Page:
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A picture of a Cuckoo Pint

Cuckoo Pint

Arum maculatum

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Also known as

Lords And Ladies, Adder's Meat, Aaron, Adam And Eve, Adder's Root, Arrowroot, Bloody Man's Finger, Bobbin' Joan, Bobbing Jane, Bobbins, Boys And Girls, Brown Dragons, Bulls And Cows, Calf's Foot, Cobbler's Thumb, Cocky Baby, Devil's Ladies And Gentlemen, Devil's Men And Women, English Passion Flower, Friar's Cowl, Gethsemane, Jack-In-A-Box, Jack-In-The-Pulpit, Kitty-Come-Down-The-Lane, Lamb In A Pulpit, Lily Grass, Mandrake, Naked Ladies, Nightingales, Parson And Clerk, Parson In The Pulpit, Portland Arrowroot, Portland Sago Plant, Portland Starchroot, Priest's Pintle, Rampe, Snake's Victuals, Starch Flower, Starch Plant, Wake-Robin, Adam-And-Eve, Lords-And-Ladies

Arum maculatum leaves by Walcoford (CC BY-SA 3.0)

Full Shade
Easy care
Moderate watering
Frost Hardy


RHS hardiness


Minimum temperature

Expected size








5 years to reach maturity


  • spring
  • summer
  • autumn
  • winter

This plant has a strong fragrance

More images

Arum maculatum fluy 80 05052007 3
A photo of Cuckoo Pint
A photo of Cuckoo Pint
XN Arum maculatum
A photo of Cuckoo Pint

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Arum maculatum is commonly known by many names including lords and ladies and cuckoo pint. This plant is found throughout British and European woodlands, first appearing in spring, sprouting from the ground with shiny green arrow-shaped leaves with dark purple spots. The flowers appear shortly after the foliage, at the base, a poker-shaped, purple spadix appears. This is surrounded by a pale green leaf-like hood. In autumn, bright red and orange berries are borne on short spikes. This interesting and easily grown tuberous perennial is a great addition to any woodland or shade garden with its interesting flower form and bright berries. It can however dominate gardens as it readily self-seeds and may also be spread through rhizome fragments. This species can take over gardens, plant with care!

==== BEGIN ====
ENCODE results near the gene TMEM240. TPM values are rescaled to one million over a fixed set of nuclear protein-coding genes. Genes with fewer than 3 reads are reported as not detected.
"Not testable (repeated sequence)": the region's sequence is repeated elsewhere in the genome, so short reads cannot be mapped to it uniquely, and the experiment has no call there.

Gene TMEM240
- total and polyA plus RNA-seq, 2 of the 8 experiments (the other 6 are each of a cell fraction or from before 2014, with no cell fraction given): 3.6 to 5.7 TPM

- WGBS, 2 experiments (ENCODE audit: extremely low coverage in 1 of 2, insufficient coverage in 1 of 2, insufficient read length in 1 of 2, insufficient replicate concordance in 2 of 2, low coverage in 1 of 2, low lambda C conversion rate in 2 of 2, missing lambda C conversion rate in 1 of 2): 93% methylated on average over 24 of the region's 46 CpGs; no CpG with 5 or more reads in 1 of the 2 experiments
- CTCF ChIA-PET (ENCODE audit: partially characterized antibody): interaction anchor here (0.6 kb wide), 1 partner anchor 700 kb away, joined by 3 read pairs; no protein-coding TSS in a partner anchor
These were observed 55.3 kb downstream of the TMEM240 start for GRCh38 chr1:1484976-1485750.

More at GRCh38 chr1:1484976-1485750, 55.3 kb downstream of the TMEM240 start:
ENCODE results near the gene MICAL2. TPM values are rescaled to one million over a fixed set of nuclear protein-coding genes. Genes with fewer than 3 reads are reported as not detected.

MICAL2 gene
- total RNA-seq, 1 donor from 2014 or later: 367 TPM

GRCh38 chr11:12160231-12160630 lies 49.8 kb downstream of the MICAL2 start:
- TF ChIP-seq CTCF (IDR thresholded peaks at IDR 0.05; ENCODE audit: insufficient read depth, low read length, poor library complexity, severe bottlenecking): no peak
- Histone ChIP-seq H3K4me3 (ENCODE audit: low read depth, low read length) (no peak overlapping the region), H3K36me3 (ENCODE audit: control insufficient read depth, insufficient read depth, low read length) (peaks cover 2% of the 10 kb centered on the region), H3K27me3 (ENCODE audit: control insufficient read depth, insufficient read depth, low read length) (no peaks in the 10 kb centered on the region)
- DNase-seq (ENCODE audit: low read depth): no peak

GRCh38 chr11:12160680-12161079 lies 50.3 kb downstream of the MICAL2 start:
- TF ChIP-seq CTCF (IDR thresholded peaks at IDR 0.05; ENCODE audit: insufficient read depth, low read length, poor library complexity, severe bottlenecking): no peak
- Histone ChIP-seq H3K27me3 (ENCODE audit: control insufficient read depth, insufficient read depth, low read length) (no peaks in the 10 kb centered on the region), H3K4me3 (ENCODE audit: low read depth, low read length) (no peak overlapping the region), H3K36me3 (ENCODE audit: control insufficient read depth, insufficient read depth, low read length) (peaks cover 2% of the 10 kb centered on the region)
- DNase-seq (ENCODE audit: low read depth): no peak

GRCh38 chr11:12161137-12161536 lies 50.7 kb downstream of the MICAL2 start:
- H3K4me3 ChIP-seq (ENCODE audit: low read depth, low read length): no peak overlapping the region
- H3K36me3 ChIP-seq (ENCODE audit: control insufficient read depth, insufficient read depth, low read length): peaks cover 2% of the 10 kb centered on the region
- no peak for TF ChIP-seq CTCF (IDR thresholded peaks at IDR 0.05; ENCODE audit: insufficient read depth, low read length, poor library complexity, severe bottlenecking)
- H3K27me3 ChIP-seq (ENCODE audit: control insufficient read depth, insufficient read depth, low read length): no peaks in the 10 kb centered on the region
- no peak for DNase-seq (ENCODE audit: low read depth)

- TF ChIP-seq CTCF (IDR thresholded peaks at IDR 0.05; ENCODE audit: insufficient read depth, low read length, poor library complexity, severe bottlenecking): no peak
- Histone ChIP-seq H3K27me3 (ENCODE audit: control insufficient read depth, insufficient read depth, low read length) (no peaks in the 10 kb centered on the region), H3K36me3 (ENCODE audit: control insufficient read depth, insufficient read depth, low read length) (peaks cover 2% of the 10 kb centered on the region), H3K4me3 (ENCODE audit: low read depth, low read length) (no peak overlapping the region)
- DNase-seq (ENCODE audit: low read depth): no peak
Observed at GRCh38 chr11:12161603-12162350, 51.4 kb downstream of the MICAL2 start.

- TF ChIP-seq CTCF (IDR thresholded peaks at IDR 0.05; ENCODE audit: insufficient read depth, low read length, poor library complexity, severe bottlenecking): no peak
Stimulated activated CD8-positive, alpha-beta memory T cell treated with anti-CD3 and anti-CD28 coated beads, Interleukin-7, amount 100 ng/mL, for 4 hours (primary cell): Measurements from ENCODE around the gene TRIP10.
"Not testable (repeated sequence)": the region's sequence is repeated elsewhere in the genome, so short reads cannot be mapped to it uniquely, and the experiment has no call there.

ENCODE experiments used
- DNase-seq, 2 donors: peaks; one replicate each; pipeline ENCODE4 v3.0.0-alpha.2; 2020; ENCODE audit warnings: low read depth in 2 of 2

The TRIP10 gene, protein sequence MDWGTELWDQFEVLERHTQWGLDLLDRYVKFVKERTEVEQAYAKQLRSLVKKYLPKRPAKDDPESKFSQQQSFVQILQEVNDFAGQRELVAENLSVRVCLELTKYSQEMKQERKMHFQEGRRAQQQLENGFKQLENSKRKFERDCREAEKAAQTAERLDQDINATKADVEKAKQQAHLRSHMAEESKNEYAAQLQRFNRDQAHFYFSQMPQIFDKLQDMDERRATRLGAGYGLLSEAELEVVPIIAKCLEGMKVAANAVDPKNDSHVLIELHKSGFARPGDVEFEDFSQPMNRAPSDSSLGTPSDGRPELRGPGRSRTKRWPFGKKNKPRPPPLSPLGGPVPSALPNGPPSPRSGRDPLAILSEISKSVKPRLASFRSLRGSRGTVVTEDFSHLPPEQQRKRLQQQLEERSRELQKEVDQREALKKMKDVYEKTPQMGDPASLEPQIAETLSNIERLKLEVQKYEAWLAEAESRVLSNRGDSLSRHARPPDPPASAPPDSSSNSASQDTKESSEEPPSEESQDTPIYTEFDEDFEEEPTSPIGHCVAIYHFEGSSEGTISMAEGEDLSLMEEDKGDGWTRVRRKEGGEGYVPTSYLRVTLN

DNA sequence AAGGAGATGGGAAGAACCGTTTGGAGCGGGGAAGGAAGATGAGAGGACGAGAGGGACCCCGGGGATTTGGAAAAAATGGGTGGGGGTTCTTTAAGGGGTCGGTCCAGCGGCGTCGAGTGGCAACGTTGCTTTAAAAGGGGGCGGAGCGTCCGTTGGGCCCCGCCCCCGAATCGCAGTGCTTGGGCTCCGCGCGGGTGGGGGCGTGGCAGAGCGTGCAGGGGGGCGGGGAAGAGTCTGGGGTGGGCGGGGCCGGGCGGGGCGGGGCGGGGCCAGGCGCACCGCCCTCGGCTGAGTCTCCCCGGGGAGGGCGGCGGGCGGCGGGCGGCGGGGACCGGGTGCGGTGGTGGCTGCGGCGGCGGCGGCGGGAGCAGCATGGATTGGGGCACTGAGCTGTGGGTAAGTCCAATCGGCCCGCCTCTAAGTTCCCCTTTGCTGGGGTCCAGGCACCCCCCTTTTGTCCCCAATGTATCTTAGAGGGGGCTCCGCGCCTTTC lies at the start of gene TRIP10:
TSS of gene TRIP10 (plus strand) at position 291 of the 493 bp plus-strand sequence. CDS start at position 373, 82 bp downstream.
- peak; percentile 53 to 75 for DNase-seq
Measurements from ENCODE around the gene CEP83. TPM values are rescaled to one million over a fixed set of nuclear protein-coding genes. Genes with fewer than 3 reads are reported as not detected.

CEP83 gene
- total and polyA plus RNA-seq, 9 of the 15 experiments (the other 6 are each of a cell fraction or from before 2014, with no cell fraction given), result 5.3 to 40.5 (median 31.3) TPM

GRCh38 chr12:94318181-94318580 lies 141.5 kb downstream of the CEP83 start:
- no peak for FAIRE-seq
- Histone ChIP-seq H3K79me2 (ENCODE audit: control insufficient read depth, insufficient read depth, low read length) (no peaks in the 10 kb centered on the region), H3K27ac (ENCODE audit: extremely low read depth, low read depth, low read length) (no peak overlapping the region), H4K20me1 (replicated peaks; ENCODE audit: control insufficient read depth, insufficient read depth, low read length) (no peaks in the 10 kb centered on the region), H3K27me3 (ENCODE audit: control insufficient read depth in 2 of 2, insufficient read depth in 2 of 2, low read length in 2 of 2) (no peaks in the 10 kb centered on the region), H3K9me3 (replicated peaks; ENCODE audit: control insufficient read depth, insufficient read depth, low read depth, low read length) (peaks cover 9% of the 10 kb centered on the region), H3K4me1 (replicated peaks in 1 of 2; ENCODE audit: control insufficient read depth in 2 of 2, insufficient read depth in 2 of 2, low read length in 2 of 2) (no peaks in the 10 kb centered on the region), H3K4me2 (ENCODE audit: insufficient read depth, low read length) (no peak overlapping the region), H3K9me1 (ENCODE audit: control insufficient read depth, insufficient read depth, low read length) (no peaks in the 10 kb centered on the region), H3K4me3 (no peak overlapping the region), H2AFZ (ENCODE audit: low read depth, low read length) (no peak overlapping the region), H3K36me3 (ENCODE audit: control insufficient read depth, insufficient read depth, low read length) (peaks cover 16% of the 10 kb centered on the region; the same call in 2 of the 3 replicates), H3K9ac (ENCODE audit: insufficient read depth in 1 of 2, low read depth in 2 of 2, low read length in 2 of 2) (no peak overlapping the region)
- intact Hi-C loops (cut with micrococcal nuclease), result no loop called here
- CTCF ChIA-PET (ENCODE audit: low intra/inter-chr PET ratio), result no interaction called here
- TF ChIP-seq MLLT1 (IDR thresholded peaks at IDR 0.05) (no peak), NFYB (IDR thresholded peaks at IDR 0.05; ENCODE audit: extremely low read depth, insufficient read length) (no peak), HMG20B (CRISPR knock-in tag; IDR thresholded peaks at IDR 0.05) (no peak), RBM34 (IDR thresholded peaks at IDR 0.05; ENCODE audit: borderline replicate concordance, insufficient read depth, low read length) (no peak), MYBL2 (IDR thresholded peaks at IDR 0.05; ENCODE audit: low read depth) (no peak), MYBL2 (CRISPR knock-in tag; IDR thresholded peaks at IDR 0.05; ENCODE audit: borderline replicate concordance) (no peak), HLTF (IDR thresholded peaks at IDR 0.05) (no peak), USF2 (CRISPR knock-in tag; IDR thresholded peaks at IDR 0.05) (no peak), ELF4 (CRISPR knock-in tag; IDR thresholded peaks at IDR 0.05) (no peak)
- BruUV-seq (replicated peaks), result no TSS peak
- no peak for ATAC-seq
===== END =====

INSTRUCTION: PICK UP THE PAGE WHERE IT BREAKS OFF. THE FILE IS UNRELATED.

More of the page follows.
Berries can be stripped in Autumn once they have fully ripened and seeds removed with care.



Propagate by dividing tubers after flowering when they have become dormant in the Autumn. Tubers can be as deep as 400 mm below the surface and should be handled with care, this is a poisonous plant.


Seeds should be sown as soon as they have ripened in the Autumn. The fleshy part of the berry should be removed and the seed sown at a depth twice its size. Self seeding may become a problem.

Special Features

Autumn colour

Bright red and orange berries stand alone on their short spikes in Autumn.

Attractive flowers

Attractive leaves


Suits informal cottage gardens in flower borders/beds or under large shrubs/trees. It is occasionally used for flower arranging.